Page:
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Creating Good Safety Habits

A journeyman lineman is aloft in his bucket, helping a co-worker install a new transformer on a utility pole. For a second, his mind wanders to the argument he had last night with his wife. Then, suddenly, he hears his co-worker asking for help repositioning the transformer, which is now suspended in the air, attached to the boom winch line of the line truck. In response, the journeyman lineman overreacts and operates his bucket controls too quickly, hitting and lifting the bottom of the transformer. The sling loosens and comes off the lifting eyes, causing the transformer to drop to the ground. In a fraction of a second, oil spills all over the sidewalk and the street. Even the groundman standing nearby is splashed. What a mess, not to mention an environmental disaster.

And all it took was a second of daydreaming.

The journeyman lineman in this story lost focus when his mind wandered. And while this is a fictitious account of a supposed incident, it could easily happen to you for myriad reasons, including complacency and simply being human.

Because each of us is human – with a brain that, by design, often wanders throughout each day – certain good safety habits must be created and sustained by everyone on our crews. Science tells us that the more we practice a certain behavior, the more likely we are to still engage in that behavior even when we’re not fully paying attention.

So, what do good, safe habits practiced by lineworkers and other crew members look like? They include:

  • Holding a job briefing before the start of work, after extended breaks and anytime something changes at the work site.
  • Obeying all traffic rules, including wearing seat belts, maintaining posted speed limits and avoiding use of hand-held cellphones.
  • Performing a 360-degree truck safety check before leaving the yard and before moving a truck at a job site.
  • Inspecting all tools and equipment for damage before use. Anything that is found to be damaged must be removed from service and tagged accordingly.
  • Inspecting, testing and donning all required personal protective equipment.
  • Implementing proper work site setup, including deployment of qualified flaggers as needed to control traffic around the site.
  • Taking the appropriate precautions to avoid contracting or spreading COVID-19 and other communicable diseases.

Forming Safe Habits

Of course, telling people that they need to learn and practice good safety habits is the easy part. The more difficult part is actually forming those habits. So, what can you do to tackle this obstacle? Here are two strategies to consider.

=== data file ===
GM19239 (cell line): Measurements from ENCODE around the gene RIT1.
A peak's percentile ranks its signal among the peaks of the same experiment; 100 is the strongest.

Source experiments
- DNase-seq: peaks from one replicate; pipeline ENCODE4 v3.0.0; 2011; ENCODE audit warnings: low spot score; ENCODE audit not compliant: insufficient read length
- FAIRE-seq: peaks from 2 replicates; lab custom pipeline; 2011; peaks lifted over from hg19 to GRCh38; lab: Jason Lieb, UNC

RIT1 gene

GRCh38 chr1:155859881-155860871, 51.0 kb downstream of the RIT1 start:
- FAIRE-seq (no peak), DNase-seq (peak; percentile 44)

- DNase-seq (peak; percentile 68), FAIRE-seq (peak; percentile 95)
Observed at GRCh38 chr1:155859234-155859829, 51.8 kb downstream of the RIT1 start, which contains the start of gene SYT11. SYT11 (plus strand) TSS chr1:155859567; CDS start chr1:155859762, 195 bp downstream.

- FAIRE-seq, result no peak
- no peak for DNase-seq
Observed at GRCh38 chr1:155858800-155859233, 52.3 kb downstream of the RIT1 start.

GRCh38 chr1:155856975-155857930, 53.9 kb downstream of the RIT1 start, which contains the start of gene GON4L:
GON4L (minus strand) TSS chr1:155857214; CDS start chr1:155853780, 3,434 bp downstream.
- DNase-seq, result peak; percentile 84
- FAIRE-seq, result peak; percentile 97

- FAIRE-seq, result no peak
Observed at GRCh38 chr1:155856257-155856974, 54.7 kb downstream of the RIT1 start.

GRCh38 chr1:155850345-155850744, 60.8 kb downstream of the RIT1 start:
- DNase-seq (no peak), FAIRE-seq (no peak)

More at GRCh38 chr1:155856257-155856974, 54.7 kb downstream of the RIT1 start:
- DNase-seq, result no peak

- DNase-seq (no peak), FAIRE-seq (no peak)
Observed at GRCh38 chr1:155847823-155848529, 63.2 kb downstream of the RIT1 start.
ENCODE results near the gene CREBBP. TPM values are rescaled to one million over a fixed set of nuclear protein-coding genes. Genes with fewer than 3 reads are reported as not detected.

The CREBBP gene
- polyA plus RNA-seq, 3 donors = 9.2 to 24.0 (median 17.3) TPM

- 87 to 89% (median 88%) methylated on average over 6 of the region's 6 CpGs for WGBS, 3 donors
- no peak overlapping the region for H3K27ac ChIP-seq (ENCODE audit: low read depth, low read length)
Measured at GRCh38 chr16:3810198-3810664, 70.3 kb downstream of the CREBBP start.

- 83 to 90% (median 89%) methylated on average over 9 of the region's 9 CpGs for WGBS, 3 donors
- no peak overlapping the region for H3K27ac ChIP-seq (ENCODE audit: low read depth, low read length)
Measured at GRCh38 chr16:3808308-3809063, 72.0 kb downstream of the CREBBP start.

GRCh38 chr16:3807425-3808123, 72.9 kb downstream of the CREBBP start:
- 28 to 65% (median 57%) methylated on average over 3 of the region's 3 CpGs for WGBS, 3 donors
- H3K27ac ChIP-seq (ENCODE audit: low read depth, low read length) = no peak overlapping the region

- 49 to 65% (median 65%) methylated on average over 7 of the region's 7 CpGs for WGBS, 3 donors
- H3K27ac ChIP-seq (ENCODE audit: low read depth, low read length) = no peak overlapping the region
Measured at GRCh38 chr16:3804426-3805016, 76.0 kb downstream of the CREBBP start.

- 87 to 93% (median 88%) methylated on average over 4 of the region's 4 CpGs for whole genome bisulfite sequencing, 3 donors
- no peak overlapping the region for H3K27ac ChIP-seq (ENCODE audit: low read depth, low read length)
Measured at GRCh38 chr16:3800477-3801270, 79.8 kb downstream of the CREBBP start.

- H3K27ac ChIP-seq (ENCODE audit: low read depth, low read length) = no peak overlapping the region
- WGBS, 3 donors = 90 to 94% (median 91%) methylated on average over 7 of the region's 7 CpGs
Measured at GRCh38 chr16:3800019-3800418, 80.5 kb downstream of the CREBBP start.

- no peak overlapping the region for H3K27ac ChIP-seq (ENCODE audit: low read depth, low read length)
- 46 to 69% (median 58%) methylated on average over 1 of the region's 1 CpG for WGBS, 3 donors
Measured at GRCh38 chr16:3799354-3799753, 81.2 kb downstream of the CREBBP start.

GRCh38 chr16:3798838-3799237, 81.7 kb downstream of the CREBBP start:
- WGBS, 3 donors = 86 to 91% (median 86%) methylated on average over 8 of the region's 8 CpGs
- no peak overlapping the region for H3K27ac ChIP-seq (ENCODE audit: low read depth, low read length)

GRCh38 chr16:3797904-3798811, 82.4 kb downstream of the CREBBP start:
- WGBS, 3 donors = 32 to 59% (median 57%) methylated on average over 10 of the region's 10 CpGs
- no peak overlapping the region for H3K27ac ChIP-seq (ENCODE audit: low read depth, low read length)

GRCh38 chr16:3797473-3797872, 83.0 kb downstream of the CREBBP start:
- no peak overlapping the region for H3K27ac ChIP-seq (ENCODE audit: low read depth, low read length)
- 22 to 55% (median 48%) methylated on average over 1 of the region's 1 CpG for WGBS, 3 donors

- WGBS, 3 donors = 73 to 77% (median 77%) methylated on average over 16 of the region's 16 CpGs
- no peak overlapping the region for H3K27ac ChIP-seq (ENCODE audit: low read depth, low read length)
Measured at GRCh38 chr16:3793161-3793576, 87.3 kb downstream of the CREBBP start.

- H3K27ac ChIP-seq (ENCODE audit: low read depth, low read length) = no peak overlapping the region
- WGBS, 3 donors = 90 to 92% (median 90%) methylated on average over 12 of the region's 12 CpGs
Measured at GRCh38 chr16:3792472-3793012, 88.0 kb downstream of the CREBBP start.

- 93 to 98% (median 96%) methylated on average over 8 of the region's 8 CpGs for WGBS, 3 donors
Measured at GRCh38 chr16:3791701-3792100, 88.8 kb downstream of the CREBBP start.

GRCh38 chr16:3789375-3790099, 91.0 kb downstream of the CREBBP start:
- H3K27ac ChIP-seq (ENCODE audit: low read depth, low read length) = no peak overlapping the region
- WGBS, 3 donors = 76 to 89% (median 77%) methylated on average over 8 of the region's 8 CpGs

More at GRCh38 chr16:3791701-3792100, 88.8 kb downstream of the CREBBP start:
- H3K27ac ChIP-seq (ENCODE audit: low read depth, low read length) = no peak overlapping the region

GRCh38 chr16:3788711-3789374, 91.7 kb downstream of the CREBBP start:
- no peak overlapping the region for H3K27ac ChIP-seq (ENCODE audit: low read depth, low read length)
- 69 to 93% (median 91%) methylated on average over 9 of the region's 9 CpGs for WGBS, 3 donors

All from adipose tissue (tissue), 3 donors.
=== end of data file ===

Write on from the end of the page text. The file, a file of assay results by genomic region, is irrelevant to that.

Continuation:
1. Practice a task until you can’t get it wrong. You know exactly what it’s like to operate on autopilot. For example, maybe you drove home from work yesterday but didn’t remember anything about the drive until you pulled onto your street. Sound familiar? Once an action or task becomes a habit, our brains don’t require the same amount of energy to complete it – we will simply perform the action or task without needing to think much about it. So, work on your own and with your crew members to ensure repetitive job tasks are done the safe, correct way every time. Habits will be formed, and workers will be less likely to make errors even if autopilot is on.
  2. Stop before critical steps to re-engage your brain. There are certain critical actions that utility workers must engage in to complete their tasks. Once they’re complete, some of those actions can’t be undone. So, these types of actions should be identified prior to the start of work, and the employee or employees responsible should stop before performing them. After stopping, the employee should take a minute to clear their head, look around, assure their full attention is on the task, ask any questions they may have and develop a new plan if necessary. Then they can proceed to complete the task.

About the Author: Luis Ortega, CUSP Emeritus, previously worked for Northline Utilities LLC as a safety specialist. Prior to assuming his last role, he retired from Consolidated Edison Co. of New York after a 30-year career. Ortega currently provides technical assistance to attorneys involved in electrical construction litigation cases. He holds a technical certificate from Power Technologies Inc. and earned a bachelor’s degree in civil engineering from The City College of New York. Reach him at

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